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Facebook: I will respect people's privacy; Twitter: I will handle criticism better
I have never been a strict creator of, or adherer to, New Year's resolutions. But this year will be different. No, really. I mean it this time.
Since I am willing to go public here and put my reputation on the line by telling you all that I am resolved to compete in a crazy obstacle race competition (namely Tough Mudder) this year -- and I am not a runner or obstacle course competitor by any stretch of the imagination -- I thought it would be only fair if I helped my favorite social networks with their resolutions.
So, while there is no guarantee that they will heed my heartfelt suggestions, it might be nice to see if they happen to stumble into the high hopes I have for their self-improvement.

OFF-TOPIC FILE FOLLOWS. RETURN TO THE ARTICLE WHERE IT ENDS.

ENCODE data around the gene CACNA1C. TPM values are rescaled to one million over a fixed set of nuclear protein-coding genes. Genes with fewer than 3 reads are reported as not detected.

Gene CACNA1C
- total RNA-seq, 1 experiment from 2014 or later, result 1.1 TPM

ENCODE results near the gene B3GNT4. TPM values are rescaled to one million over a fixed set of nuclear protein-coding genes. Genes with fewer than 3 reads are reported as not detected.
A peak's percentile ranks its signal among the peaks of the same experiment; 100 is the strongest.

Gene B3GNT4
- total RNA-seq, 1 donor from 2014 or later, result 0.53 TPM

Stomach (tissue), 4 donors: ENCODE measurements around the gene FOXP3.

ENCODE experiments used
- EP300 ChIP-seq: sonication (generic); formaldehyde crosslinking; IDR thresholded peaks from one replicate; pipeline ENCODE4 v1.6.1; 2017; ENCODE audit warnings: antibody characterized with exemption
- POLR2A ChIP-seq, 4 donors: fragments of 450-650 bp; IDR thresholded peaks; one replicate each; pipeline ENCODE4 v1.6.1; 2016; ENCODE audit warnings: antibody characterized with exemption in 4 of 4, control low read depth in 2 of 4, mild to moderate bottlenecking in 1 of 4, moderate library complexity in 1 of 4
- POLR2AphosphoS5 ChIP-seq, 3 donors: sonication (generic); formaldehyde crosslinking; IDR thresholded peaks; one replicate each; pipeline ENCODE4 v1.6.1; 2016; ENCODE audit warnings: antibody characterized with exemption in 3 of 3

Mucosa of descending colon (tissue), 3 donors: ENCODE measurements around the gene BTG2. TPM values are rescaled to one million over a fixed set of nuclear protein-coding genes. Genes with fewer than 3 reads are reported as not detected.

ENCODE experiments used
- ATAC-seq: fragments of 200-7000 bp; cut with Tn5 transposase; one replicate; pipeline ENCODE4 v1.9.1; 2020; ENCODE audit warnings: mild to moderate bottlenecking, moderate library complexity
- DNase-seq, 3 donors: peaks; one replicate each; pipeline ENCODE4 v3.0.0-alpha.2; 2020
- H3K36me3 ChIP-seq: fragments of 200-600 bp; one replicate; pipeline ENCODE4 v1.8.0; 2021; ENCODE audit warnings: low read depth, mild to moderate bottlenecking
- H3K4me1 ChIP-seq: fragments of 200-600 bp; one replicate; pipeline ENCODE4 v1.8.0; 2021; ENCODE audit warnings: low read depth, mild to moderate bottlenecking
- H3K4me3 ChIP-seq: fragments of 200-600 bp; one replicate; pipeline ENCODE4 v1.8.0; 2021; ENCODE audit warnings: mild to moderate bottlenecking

1 -- Google+: I will make more friends this year
It's been a strong year of growth for the newest social media group on the block, but when people are comparing you to a platform that is within an earshot of a billion friends, you feel like a hermit with only 62 million people in your circle.
You've done good so far Google+. You became the fastest growing network ever and you started letting in brands and people using alas names, but you are going to have to boost those numbers for it to feel like there are any fish in this vast ocean.
I think 2012 could be the year that Google+ gains its stride and capitalizes on its video chat and broadcasting feature (with Hangouts), especially now that the Dali Lama considers the site a great way to talk to his followers and The Muppets are happy to sit at the lunch table with you.